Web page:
“The claim that the workforce is now excessively casualised is simply not true. The level of casualisation hasn’t changed for about 20 years.”
Jennifer Westacott, Business Council of Australia chief executive. October 31, 2019.
Business Council of Australia chief executive Jennifer Westacott says trade unions have an important role but has taken issue with what she calls “overstatements” of trends in Australia’s workforce composition.
In a speech at Melbourne’s La Trobe University on October 31, Ms Westacott targeted the focus of unions on levels of casual work in Australia, saying: “The claim that the workforce is now excessively casualised is simply not true”. “The level of casualisation hasn’t changed for about 20 years,” she said.
AAP FactCheck examined the claim that there has been no change in the level of casual work in Australia for approximately two decades.
Ms Westacott made the claim as part of a speech titled, “Do trade unions help or harm Australia’s economy”. The speech outlined the BCA’s vision for the roles unions and business must play to improve Australia’s economy and strengthen support for the most vulnerable in society.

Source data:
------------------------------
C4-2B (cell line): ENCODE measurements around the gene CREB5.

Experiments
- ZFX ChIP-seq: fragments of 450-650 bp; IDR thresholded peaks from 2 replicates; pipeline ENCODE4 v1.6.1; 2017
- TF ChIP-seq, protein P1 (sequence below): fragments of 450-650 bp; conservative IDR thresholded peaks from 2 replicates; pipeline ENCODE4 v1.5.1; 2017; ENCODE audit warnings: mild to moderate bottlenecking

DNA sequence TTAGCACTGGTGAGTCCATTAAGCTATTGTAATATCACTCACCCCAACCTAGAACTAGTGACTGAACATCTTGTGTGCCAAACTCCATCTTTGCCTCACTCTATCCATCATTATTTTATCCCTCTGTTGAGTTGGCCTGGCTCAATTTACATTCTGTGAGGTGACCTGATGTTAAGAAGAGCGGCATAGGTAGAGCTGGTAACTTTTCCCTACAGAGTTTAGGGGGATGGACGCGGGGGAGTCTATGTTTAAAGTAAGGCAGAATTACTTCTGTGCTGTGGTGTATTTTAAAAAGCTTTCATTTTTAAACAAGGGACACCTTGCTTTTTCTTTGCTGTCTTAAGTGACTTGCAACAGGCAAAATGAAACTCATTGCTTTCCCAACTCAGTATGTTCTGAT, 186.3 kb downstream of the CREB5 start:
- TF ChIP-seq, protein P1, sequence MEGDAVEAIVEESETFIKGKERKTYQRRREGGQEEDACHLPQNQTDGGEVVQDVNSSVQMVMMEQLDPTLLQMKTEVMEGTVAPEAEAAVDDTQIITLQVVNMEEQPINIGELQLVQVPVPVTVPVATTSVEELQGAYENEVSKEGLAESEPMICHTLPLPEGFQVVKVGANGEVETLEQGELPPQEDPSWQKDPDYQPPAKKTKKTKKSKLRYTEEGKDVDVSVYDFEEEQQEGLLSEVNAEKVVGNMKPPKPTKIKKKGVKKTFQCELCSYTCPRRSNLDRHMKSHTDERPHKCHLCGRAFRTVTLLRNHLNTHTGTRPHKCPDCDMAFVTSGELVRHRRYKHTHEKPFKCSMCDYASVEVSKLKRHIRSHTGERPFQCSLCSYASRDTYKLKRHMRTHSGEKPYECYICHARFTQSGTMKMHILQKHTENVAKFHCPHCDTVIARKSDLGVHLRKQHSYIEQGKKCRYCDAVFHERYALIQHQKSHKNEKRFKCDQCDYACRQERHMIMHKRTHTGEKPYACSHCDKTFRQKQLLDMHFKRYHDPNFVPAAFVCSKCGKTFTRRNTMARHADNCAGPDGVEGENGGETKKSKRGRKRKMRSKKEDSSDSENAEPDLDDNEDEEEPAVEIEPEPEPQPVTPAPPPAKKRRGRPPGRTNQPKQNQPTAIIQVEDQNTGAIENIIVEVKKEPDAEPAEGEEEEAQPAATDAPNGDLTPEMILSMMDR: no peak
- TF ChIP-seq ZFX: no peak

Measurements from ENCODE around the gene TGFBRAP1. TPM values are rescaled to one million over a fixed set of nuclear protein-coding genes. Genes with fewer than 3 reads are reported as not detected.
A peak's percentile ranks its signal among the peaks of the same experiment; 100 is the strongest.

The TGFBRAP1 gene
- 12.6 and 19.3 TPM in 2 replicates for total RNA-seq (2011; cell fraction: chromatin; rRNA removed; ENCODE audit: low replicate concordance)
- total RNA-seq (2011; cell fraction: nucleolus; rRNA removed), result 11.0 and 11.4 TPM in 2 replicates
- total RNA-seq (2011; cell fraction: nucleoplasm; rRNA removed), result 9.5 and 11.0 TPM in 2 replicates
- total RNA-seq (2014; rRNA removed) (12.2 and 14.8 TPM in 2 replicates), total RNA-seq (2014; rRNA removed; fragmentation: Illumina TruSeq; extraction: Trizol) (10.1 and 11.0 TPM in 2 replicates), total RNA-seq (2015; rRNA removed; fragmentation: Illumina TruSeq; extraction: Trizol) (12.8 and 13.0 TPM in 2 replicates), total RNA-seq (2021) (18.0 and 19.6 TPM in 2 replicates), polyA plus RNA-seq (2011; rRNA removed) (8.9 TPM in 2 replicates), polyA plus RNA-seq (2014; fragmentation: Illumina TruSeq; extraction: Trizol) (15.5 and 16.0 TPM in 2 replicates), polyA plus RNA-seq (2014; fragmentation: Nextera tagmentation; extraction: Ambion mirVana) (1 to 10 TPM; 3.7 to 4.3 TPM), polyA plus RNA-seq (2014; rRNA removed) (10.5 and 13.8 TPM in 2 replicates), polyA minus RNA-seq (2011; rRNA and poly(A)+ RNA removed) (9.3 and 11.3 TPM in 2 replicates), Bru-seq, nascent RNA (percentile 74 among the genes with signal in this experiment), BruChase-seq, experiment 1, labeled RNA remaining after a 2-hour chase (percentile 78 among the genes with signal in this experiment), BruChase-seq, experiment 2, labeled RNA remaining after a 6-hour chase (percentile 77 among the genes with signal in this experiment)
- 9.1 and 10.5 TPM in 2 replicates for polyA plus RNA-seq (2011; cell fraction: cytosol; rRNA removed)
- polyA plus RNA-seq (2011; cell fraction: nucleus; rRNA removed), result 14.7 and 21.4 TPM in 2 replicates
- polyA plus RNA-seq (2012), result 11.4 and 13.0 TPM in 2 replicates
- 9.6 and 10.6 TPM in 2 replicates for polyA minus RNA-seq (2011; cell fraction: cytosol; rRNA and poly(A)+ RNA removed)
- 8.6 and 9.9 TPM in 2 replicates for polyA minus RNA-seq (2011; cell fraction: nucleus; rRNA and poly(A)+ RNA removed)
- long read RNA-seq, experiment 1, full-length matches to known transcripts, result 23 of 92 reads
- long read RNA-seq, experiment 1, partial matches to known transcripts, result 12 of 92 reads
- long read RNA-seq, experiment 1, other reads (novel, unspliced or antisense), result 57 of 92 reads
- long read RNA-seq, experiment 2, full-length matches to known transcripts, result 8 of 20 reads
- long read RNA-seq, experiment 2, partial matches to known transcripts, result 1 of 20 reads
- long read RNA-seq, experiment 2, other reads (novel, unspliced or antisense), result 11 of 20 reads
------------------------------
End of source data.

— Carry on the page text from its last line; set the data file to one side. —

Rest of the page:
Ms Westacott described herself as a supporter of unions and the role unions have in ensuring the wellbeing of society. While she took issue with what she described as “a short term campaigning focus” by unions and “the risk of overstatements of important trends”, Ms Westacott said there were important issues concerning underemployment, the so-called gig economy, and the rise of part-time work. 
Casualisation and “insecure work” are contested issues in Australia, with the Australian Council of Trade Unions (ACTU) claiming in 2018 that insecure work is rising and is “the biggest issue facing Australian workers”.
At the time of publication the ACTU were unable to provide AAP FactCheck with a definition of “insecure work.” However in 2012 the ACTU commissioned an independent inquiry into insecure work, which was defined as “that which provides workers with little social and economic security, and little control over their working lives.” Indicators of this included unpredictable, fluctuating pay; irregular and unpredictable working hours and inferior rights and entitlements.
Ms Westacott’s statement is supported by a January 2018 Parliamentary Library report, which states that from 1996 to 2016, the casual employee share of total employees increased “marginally” from 24 per cent to 25 per cent. The same report notes that “use of casual employees in Australia grew most strongly from the early 1980s to the mid-1990s”, increasing from around 13 per cent to 24 per cent.
A December 2018 Parliamentary Library report, by the same author, states that casual employees comprised 25.1 per cent of total employees in August 2017 and 24.6 per cent in August 2018.